The Age Human Frailty Review

Positive Human Frailty review from The Age.

Author: Richard Guilliatt, EG (The Age).

Date: ~April 1986.

Original URL: N/A.

 

Article Text

If ‘Jaws of Life’ signified Hunters and Collectors’ progression from the inner-city to the outer-suburbs, ‘Human Frailty’ must surely mark the band’s leap into mainstream radio. But unlike so many bands that grab for a mass audience at the expense of the very qualities which made them interesting in the first place, Hunters and Collectors have actually found strength in accessibility and simplicity. ‘Human Frailty’ is a breakthrough commercially and artistically.

Until now the band’s problems have more or less been defined by Mark Seymour’s limitation as a singer and songwriter – a lack of range and melody, a certain self-consciousness, a tendance to mistake stridency and aggression for emotion. On ‘Human Frailty’, Seymour shifts to a more personal style of songwriting, opening up entirely new melodic and lyrical possibilities without losing sight of the fact that Hunters and Collectors are fundamentally a rock band.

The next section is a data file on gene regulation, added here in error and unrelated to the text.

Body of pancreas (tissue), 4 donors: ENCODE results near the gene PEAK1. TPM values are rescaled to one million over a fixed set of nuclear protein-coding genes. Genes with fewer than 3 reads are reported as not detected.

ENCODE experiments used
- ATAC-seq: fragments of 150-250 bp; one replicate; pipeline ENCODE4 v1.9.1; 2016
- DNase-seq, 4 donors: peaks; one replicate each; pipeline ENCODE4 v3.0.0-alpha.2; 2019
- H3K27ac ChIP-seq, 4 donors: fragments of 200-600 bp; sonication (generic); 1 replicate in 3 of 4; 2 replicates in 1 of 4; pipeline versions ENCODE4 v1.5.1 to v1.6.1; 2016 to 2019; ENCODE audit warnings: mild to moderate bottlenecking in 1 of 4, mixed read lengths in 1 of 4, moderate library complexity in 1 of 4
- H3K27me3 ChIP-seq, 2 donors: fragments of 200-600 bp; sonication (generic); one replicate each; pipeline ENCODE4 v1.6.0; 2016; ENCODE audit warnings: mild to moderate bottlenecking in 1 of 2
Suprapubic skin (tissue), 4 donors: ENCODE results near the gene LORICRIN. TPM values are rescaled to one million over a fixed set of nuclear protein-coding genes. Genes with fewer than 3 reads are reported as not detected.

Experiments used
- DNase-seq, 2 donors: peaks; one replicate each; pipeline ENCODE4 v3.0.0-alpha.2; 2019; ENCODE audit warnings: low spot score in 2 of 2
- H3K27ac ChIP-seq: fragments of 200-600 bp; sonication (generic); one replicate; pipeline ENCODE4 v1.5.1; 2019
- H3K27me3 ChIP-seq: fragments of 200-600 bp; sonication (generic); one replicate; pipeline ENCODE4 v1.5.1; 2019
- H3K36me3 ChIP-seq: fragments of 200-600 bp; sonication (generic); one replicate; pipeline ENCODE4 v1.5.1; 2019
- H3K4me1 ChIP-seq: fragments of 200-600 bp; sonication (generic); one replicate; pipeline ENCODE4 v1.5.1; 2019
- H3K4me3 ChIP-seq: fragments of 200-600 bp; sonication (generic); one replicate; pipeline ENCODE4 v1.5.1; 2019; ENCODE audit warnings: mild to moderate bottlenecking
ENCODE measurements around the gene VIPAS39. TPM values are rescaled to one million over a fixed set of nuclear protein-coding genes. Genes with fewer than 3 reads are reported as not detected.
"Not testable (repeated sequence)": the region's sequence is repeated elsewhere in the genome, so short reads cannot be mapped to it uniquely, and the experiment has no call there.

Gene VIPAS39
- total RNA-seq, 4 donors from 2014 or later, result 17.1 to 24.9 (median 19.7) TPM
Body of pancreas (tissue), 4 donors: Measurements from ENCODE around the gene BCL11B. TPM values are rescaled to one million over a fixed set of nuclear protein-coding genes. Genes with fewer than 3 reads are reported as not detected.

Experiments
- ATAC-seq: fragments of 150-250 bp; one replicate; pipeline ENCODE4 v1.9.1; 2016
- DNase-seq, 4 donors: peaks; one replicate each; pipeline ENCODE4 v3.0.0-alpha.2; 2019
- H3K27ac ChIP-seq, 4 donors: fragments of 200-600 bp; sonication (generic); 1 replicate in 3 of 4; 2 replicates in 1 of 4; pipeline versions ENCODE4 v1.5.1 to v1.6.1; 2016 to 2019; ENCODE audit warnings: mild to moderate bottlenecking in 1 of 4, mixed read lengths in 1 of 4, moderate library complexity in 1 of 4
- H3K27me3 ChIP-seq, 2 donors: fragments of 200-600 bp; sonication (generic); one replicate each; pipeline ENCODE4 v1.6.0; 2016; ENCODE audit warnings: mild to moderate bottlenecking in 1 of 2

The single, ‘Say Goodbye’, for instance, is one of the most aggressively rhythmic songs they have done, almost reminiscent of the Stones with its open chording. What sets it apart is the boldness of its imagery combined with the irony of having Mark Seymour, all barrel-chest and bulging neck-veins, singing “you don’t make me feel like I’m a woman anymore”. ‘Say Goodbye’, surprisingly, is far from the most commercial song on ‘Human Frailty’ … it never seemed possible that a Hunters and Collectors album would have to many memorable tunes.

Much of ‘Human Frailty’ pursues a lyrical theme of domestic disharmony, in fact the album is like a flim of a disintegrating relationship shot from different angles. On ‘The Finger’, ‘Throw Your Arms Around Me’ and ‘Stuck On You’, the band demonstrates a surprisingly melodic touch which producer Gavin MacKillop enhances with marimba, acoustic guitars, organ and violin. ’99th Home Position’ and ‘Dog’, on the other hand, are bass-drums-guitar rock ‘n’ roll which sound as if they were recorded live in the studio. Best of all are ‘Everything’s On Fire’ and ‘Relief’, anthemic numbers which are graced with some of the best lyrics Seymour has ever written.

 

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